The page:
The 15th annual Good Riddance Day event was held in Times Square, as it is every December 28, offering people the opportunity to write down their most embarrassing moments, greatest failures, and biggest regrets from the year — so they can be thrown into an incinerator.
As a result, participants can start fresh in 2022.
Jonathan Bennett, co-host of the Times Square New Year’s Eve celebration, led the event that featured an outdoor burn cage and paper made available for the public to record their bad memories on site before Bennett dropped them into the incinerator.
For Julia from England, she wants to bid adieu to anger.
“Everyone hates each other, and it’s brought out the worst in people,” she said.
Celeste from Manhattan says it would be intolerance.
“If I had to get rid of anything, it would just be the hate,” she said.
One by one, they stepped to the microphone and said goodbye to the worst of this past year. Although most people wanted to rid the world of the same thing.
“I want to get rid of COVID and all the things that comes with it,” one tourist said.
Hugh Mainzer is an epidemiologist at the CDC who is on vacation in New York.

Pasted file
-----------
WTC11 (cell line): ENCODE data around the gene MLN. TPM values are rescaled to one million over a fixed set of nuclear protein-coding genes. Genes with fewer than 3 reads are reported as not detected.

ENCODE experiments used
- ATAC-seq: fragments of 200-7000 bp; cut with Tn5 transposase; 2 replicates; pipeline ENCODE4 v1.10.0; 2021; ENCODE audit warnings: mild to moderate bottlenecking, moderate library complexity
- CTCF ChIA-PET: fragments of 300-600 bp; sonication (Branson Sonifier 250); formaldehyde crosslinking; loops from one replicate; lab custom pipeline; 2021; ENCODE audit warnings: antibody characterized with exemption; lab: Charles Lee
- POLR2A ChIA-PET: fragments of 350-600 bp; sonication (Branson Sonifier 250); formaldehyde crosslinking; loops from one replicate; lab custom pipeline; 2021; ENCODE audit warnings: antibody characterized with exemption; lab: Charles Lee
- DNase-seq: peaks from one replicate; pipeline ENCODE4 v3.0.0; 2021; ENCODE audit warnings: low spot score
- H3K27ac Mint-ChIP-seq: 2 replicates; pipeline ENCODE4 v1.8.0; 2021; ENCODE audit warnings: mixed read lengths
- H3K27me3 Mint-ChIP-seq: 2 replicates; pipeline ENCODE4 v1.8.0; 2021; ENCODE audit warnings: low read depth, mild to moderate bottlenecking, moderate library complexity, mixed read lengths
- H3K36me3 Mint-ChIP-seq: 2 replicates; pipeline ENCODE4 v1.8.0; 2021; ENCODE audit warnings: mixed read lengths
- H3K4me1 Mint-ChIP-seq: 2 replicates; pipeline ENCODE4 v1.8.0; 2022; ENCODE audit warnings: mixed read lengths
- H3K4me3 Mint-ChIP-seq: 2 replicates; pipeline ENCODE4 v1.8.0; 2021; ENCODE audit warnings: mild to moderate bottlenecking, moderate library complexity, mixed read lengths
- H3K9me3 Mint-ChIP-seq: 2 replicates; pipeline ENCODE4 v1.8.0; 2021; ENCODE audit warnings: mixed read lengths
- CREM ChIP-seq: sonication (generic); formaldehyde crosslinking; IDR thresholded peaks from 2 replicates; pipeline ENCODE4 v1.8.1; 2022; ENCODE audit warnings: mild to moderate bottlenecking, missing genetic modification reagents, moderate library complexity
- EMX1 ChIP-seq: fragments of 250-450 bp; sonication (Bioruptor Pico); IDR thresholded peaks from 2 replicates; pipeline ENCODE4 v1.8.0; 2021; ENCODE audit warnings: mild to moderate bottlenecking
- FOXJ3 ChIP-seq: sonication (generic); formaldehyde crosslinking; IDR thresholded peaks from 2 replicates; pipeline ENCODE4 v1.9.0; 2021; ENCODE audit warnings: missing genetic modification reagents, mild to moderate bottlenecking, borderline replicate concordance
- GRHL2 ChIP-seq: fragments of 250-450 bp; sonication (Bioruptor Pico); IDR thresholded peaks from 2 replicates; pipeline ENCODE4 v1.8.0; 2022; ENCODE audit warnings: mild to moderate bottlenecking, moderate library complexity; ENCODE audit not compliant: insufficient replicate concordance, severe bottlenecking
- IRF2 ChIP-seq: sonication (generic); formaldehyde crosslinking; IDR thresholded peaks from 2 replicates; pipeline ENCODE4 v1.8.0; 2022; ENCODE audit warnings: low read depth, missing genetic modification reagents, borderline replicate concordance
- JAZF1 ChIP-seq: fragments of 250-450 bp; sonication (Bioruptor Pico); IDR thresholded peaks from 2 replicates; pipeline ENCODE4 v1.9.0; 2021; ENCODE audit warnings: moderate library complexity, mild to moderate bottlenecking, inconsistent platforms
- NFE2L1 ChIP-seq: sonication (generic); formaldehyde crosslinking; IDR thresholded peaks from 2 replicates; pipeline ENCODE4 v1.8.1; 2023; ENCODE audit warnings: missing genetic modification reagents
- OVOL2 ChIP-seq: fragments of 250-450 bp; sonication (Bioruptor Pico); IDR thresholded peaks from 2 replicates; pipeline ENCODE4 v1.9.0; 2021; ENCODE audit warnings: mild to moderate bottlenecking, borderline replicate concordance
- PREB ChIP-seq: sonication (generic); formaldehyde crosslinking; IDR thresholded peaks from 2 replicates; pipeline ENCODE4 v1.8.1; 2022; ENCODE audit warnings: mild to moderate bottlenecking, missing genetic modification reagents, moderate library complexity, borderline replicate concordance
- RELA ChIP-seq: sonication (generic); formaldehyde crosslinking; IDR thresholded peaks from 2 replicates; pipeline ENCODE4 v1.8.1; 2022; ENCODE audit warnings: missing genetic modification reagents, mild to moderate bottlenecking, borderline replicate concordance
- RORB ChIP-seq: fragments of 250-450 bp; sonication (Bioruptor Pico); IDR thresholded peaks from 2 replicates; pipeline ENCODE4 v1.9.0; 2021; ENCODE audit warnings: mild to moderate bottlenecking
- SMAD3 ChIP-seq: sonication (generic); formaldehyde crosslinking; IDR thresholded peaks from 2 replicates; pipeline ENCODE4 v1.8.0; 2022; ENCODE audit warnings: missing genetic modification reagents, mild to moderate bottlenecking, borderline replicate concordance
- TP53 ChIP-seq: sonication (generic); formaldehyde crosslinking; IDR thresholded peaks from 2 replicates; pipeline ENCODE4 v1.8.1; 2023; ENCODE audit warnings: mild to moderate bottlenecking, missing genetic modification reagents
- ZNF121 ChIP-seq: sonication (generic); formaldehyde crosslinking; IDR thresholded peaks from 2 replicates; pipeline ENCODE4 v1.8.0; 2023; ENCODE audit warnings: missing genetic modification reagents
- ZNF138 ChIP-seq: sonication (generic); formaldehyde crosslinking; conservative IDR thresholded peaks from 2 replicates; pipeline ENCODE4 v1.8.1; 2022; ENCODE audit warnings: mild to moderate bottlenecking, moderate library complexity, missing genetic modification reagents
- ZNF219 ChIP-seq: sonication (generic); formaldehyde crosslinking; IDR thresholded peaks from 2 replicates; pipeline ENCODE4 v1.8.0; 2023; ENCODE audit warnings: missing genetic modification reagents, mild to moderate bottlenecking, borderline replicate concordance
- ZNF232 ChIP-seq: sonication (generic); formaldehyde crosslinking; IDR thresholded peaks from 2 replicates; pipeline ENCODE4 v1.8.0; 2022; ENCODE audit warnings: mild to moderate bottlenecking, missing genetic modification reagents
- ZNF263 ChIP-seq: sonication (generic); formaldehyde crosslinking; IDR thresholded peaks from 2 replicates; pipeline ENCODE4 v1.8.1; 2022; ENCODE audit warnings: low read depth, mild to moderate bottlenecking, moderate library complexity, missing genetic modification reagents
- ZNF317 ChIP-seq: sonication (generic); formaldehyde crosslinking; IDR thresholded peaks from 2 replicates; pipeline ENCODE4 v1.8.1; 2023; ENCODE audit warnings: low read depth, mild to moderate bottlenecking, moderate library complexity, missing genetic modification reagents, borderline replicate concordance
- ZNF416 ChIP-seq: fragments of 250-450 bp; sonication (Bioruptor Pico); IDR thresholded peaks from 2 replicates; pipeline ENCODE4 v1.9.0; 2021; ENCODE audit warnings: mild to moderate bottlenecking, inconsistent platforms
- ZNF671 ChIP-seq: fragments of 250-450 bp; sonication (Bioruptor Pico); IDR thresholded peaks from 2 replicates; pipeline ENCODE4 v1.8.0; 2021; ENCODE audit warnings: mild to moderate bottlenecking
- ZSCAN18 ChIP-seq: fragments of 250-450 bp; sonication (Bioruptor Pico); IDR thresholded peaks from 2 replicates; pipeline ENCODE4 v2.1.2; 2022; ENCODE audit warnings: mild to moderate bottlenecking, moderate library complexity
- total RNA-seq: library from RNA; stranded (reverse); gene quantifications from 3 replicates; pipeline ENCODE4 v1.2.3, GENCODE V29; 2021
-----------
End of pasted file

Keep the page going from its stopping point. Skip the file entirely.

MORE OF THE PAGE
“We’ve been dealing with it since January of 2020,” he said. “Hopefully, in 2022, we will be free of this disease.”
Despite the pandemic — and anything else they didn’t like about 2021 — everyone we spoke with had hope for better things in 2022.
“I have to say this because I have a lot of love,” Celeste said. “So just with that, I’m going to take it one day at a time, and we’ll see what 2022 brings.”
This year, people from around the world were also encouraged to participate virtually by sharing their Good Riddance Day memories in advance.
Submissions were then printed and burned during the official celebration.
Good Riddance Day is inspired by a Latin American tradition in which New Year’s revelers stuffed dolls with objects representing bad memories before setting them on fire.